Gray Catbird

Cedar Waxwing

Eastern Bluebirds are normally insect eaters and are regulars at our mealworm feeder but I also caught our female bluebird snacking on a serviceberry. She is looking in the direction of their nest box where their young are still growing. I wonder if she is trying to decide whether to eat it or share it with her babies.

Female Eastern Bluebird

This last couple of shots I didn’t even see happen when I took the pictures. It wasn’t until after I downloaded them to my computer that I saw what really took place. I was focused on the Cedar Waxwing on the left and didn’t see that another one was approaching on the right with a serviceberry in its beak.


Thank you!

My guess is that the “giver” is a male and the “recipient” is a female. It’s too early in the season for this to be a parent/child pair and many bird couples court by the male feeding the female.

Don’t forget you can click on the images to see a larger version.

I hope you enjoyed this glimpse into the birds we see around our yard. I’m joining the Wild Bird Wednesday blog hop. You can stop by and see some more birds.

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We love seeing all the birds around our yard. Here are a few of our regular visitors.

Gray Catbird

Many birds love our mealworm feeder. We made a small change to this feeder by adding a baffle to the stand.

Female Eastern Bluebird

The main reason for adding the baffle is to keep the chipmunks from pigging out on the mealworms. It has worked perfectly and so far this year we haven’t been going through as many mealworms as we have in the past.

Male Eastern Bluebird

This pair of bluebirds are our second pair of the season. We have two bluebird boxes on opposite sides of our yard. The first pair in the north box have successfully raised their young. The second pair of bluebirds were aggressive towards the first pair so after the babies fledged the first family left the yard. The second pair of bluebirds are now sitting on eggs in the south box so we hope to see more babies soon.

Male Ruby-throated Hummingbird

It’s too bad the hummingbird didn’t turn his head just right to catch the sun on his gorget. We are again hosting a male and female Ruby-throated Hummingbird so we hope to see some young ones in a few weeks.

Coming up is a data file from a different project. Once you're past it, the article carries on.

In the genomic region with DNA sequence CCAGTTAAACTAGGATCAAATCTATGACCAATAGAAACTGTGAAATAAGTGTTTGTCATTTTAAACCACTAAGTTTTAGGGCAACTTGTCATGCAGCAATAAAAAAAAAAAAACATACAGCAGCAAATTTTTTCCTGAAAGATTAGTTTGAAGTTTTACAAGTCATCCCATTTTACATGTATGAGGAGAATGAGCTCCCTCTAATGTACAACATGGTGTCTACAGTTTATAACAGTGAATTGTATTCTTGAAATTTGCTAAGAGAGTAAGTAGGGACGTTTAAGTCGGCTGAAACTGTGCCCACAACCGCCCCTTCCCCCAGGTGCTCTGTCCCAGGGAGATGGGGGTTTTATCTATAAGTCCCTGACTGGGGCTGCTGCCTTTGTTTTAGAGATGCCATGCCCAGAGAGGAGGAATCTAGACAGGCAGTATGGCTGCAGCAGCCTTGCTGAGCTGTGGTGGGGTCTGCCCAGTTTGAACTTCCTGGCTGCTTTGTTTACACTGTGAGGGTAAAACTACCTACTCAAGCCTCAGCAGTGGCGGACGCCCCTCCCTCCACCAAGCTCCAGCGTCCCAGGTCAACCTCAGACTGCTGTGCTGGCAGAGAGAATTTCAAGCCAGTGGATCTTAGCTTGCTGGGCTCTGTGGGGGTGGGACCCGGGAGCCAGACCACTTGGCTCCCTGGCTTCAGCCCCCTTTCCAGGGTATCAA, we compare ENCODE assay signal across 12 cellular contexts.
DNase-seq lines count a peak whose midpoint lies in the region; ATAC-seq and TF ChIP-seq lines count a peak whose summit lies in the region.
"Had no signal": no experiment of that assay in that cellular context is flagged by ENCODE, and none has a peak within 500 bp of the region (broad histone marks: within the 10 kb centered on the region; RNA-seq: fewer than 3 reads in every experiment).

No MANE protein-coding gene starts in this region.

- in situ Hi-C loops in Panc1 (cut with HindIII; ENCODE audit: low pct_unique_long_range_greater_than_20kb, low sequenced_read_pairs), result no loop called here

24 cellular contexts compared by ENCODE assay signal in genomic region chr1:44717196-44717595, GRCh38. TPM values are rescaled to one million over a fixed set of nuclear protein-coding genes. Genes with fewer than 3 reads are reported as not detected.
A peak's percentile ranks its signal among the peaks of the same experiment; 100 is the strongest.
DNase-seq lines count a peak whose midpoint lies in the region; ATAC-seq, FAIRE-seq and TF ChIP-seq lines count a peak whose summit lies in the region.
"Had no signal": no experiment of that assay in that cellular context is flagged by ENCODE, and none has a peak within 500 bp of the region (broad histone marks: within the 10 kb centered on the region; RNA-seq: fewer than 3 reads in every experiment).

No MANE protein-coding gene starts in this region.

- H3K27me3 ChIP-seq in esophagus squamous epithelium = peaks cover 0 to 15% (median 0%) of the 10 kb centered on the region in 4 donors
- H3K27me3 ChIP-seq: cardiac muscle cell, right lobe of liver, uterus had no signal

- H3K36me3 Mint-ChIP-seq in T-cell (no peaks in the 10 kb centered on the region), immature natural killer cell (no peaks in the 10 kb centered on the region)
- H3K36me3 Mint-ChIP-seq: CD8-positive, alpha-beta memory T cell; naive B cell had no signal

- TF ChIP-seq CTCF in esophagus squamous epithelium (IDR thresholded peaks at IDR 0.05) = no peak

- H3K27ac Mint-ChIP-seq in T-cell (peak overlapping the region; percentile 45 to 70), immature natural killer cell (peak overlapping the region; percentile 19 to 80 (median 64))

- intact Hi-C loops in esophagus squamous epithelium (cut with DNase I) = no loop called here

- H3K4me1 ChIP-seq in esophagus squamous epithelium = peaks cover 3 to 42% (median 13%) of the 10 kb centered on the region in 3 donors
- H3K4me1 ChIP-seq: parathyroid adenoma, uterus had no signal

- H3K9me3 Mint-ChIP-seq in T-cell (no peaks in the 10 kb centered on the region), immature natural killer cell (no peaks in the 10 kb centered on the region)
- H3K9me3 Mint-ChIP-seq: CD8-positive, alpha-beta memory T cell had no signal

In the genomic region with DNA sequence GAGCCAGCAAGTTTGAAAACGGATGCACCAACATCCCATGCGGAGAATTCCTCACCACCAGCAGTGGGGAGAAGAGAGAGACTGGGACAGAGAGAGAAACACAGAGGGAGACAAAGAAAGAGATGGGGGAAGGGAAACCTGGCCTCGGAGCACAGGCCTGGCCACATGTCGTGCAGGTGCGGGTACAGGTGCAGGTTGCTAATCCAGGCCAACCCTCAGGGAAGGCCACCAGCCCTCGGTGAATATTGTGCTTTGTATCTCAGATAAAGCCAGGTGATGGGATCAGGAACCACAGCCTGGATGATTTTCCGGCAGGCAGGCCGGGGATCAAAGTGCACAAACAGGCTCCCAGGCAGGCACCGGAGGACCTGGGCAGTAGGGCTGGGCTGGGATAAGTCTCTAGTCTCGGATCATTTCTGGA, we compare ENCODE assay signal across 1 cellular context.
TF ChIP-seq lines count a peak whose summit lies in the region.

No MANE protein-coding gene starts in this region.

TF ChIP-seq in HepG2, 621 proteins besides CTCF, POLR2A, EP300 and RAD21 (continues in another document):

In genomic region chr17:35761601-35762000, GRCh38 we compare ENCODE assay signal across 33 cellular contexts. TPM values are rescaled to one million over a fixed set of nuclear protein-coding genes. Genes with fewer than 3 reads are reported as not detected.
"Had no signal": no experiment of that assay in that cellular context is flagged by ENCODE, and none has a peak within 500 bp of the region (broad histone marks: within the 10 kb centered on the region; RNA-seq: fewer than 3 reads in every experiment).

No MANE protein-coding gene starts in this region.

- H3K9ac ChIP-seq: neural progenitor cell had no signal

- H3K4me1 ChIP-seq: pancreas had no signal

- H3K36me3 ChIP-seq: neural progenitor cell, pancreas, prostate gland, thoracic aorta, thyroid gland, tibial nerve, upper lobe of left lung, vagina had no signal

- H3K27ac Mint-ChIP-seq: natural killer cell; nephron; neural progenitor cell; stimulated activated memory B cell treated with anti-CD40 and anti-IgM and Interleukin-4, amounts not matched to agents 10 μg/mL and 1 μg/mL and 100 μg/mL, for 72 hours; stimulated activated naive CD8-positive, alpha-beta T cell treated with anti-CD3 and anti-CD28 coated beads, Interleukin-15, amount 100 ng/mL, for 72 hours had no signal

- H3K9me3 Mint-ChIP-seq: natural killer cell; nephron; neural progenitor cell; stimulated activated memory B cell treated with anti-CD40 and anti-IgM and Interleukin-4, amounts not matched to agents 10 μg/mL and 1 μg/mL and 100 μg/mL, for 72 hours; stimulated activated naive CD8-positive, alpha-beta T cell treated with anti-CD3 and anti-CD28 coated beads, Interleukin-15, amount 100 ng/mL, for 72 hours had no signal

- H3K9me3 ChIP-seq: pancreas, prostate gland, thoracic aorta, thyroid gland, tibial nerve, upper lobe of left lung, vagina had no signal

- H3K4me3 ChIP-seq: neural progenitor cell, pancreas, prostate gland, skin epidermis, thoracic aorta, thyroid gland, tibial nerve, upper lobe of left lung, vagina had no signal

Don’t forget you can click on the images to see a larger version.

I hope you enjoyed this glimpse into the birds we see around our yard. I’m joining the Wild Bird Wednesday blog hop. You can stop by and see some more birds.

Read Full Post »

Hi everyone it’s Cindy here. A couple of weeks ago we were woken up in the morning by a banging on a window downstairs somewhere. Charlie remembered the same thing happening last year at about the same time of year and was pretty sure he knew what it was. On closer inspection his suspicions were confirmed. Watch this video to see who was doing the knocking.

If you can’t see the video you can go here to view it.

We are so excited to see our Eastern Bluebirds back for another season and are fairly certain that this is the same pair we had last year.

Hello Mrs. Bluebird

Hello Mrs. Bluebird

Our suspicions that this is the same pair is based on the fact that the female exhibited the same behavior of attacking the windows as she did last year. This pair is already staking their claim to one of our bluebird nest boxes (the same one they used last year).

Photo courtesy of Google Earth

Photo courtesy of Google Earth

Above is a satellite view of our house. We have two bluebird nest boxes indicated by the arrows. From the spring of 2010 through the summer of 2014 we had a pair of bluebirds nesting in the Meadow Box. We watched them raise multiple broods and enjoyed close up views when they would all come to our mealworm feeder in the yard. In 2015 we were without any resident bluebirds but in 2016 another pair showed up. This pair picked the Driveway Box to nest in. We were a little disappointed since the Driveway box is not easily viewed from inside the house or even from the back yard.

Another disappointing thing about this pair is that last year they never discovered our mealworm feeder. Even though we put out worms and every other bird in the yard would feed there, this pair didn’t seem to figure it out. They would use the birdbath that was just a few feet away but the activity of the other birds never enticed them to visit the feeder.

They're using the feeder!

They’re using the feeder!

This year they came back well before any natural food is available, like live bugs, so we think that is why they finally found the feeder. We have just finished the warmest February in history for our area and never before have we seen a pair of bluebirds take up residence so soon. We have our fingers (and paws) crossed that they eventually bring their babies to the feeder so we can enjoy seeing them this year. We don’t think they are nesting quite yet as we haven’t seen Mrs. Bluebird bringing any nesting material to the box. It is still quite early and on average too cold for that yet.

Thanks for making a mess of our windows

Thanks for making a mess of our windows

One by product of Mrs. Bluebird’s activities is that all our windows are now full of smudges from her wings. I guess this is the bird equivalent to the dog’s nose art!

We are so excited to have our bluebirds back and will hopefully have some family pictures to show you come spring.